Home Safety Tips for Blind & Visually Impaired People

Making a private or public environment comfortable and functional for individuals who are blind or visually impaired should be part of universal design that will benefit all users of a facility, whether it is a workplace, a museum, a senior center, or a home.

rooms12Making facilities and programs and activities safe and accessible for older participants who are blind or visually impaired does not necessarily require a great deal of time, energy, or money. It is a matter of knowing the basics and planning for easy access during the initial design of the facility and its programs.

The use of lighting, color contrast, and the reduction of glare are important factors architects and interior designers must be aware of for effective environmental design.

The suggestions below can be used to conduct an initial assessment of the environment. A vision rehabilitation professional can provide further assistance in assessing the environment and making recommendations for changes to enhance safe and independent functioning, and active participation. Here are the primary environmental elements needed for persons who are visually impaired to be able to function independently in any environment.


  • In recreation and reading areas, provide plenty of floor lamps and table lamps.
  • Advise people who are visually impaired that light should always be aimed at the work they are doing, not at the eyes.
  • Replace burned out light bulbs regularly.
  • Place mirrors so that lighting doesn’t reflect off them and create glare.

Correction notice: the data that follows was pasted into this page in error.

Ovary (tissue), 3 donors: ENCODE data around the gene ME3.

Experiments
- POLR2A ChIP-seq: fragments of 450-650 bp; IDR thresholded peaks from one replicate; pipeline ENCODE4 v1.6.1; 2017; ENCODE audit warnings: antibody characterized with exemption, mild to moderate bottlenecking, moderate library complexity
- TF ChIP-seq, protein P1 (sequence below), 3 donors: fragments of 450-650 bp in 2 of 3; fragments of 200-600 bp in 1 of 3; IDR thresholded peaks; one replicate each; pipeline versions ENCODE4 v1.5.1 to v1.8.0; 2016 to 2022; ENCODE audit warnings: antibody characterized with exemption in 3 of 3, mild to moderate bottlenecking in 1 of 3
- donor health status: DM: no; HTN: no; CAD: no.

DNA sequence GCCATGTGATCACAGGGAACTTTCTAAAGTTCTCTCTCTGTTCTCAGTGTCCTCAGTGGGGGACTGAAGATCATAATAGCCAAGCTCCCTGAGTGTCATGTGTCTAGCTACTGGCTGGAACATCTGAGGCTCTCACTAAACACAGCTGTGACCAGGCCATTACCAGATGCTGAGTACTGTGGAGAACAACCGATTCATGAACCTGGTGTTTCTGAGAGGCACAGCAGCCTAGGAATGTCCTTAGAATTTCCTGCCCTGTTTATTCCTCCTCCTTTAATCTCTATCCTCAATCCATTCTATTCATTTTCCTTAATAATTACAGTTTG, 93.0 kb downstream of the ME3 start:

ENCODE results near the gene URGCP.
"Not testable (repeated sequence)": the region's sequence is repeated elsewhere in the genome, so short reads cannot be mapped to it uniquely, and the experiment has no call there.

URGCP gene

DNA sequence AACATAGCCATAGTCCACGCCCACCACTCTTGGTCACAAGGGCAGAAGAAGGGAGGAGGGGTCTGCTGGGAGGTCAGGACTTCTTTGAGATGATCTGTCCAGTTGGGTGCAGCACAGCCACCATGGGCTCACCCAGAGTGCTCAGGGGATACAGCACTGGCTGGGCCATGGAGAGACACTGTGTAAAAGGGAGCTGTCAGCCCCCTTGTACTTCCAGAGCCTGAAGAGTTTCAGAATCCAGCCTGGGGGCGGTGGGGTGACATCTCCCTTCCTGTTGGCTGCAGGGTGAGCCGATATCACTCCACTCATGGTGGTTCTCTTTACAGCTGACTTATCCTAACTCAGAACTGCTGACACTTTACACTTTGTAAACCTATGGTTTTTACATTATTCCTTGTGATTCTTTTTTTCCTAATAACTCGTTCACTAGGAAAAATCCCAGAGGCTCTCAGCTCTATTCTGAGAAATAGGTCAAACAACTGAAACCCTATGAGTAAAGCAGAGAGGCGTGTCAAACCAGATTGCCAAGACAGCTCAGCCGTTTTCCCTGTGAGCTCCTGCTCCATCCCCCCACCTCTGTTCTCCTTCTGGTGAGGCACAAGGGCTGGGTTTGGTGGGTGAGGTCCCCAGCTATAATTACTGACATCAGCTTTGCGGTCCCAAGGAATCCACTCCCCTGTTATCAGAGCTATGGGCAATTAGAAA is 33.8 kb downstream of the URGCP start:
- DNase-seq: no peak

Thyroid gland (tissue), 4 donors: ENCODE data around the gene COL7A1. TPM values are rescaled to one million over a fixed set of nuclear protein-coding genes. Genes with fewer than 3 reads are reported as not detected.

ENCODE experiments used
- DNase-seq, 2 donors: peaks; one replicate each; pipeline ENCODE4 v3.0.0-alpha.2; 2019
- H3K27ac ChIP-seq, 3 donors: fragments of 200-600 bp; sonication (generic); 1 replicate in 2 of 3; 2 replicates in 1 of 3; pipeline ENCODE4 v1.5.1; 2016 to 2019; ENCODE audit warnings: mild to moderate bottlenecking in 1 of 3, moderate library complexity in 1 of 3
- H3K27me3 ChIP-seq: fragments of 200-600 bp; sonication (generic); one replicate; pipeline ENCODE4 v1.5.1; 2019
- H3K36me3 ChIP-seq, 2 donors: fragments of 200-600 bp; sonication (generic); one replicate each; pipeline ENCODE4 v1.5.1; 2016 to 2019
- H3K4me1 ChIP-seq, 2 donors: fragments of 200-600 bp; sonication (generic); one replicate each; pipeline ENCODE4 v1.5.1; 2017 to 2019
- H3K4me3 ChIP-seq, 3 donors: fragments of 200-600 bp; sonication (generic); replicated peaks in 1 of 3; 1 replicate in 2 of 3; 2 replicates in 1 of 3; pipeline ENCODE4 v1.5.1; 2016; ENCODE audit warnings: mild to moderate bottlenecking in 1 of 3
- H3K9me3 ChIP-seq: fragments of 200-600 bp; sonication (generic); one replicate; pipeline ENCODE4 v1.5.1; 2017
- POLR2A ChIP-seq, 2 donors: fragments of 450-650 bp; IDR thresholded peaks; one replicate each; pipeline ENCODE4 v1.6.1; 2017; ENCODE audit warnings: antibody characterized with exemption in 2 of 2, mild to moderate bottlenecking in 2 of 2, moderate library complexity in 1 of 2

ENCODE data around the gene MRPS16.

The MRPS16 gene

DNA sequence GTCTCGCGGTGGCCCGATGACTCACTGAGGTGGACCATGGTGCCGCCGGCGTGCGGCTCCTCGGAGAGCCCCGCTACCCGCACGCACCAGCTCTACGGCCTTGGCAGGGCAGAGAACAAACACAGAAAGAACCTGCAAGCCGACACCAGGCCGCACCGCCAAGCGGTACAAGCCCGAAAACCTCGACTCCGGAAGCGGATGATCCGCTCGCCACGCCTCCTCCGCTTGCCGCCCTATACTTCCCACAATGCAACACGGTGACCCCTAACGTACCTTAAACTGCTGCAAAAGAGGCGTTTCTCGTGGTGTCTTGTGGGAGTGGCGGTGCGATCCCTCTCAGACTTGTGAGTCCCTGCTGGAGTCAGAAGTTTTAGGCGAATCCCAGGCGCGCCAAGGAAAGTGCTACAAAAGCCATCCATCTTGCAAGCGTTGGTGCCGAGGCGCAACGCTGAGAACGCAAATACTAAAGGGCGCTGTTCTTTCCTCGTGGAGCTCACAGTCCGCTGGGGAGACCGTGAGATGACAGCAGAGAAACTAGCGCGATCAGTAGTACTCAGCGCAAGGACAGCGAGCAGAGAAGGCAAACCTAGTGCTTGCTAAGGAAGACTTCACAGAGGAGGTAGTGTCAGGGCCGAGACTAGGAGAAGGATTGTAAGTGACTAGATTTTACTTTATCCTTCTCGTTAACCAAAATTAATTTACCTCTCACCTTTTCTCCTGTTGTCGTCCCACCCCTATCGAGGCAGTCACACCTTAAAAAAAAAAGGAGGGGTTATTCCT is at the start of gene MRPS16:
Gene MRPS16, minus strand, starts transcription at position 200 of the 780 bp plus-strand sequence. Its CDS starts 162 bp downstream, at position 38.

• For window coverings, use adjustable blinds, sheer curtains, or draperies, because they allow for the adjustment of natural light.
  • Keep a few chairs near windows for reading or doing hand crafts in natural light.


  • Arrange furniture in small groupings so that people can converse easily.
  • Make sure there is adequate lighting near furniture.
  • When purchasing new furniture, select upholstery with texture when possible. Texture provides tactile clues for identification.
  • Use brightly colored accessories, such as vases and lamps, to make furniture easier to locate.
  • Avoid upholstery and floor covering with patterns. Stripes and checks can create confusion for people who are visually impaired.

Elimination of Hazards

  • Replace worn carpeting and floor covering.
  • Tape down or remove area rug.
  • Remove electrical cords from pathways, or tape down for safety.
  • Do not wax floors; use nonskid, non-glare products to clean and polish floors.
  • Keep desk chairs and table chairs pushed in.
  • Move large pieces of furniture out of the main traffic areas.
  • If telephone booths protrude into main traffic areas, have them moved.

Use of Color Contrast

  • Place light objects against a dark background, a dark table near a white wall, for example, or a black switchplate on a white wall.
  • Install doorknobs that contrast in color with doors for easy location.
  • Paint the woodwork of the door frame a contrasting color to make it easier to locate.
  • Mark the edges of all steps and ramps with paint or tape of a highly contrasting color


  • Place all signs at eye level, with large lettering according to specifications outlined in the Americans with Disabilities Act.
  • Provide braille signage according to ADA specifications.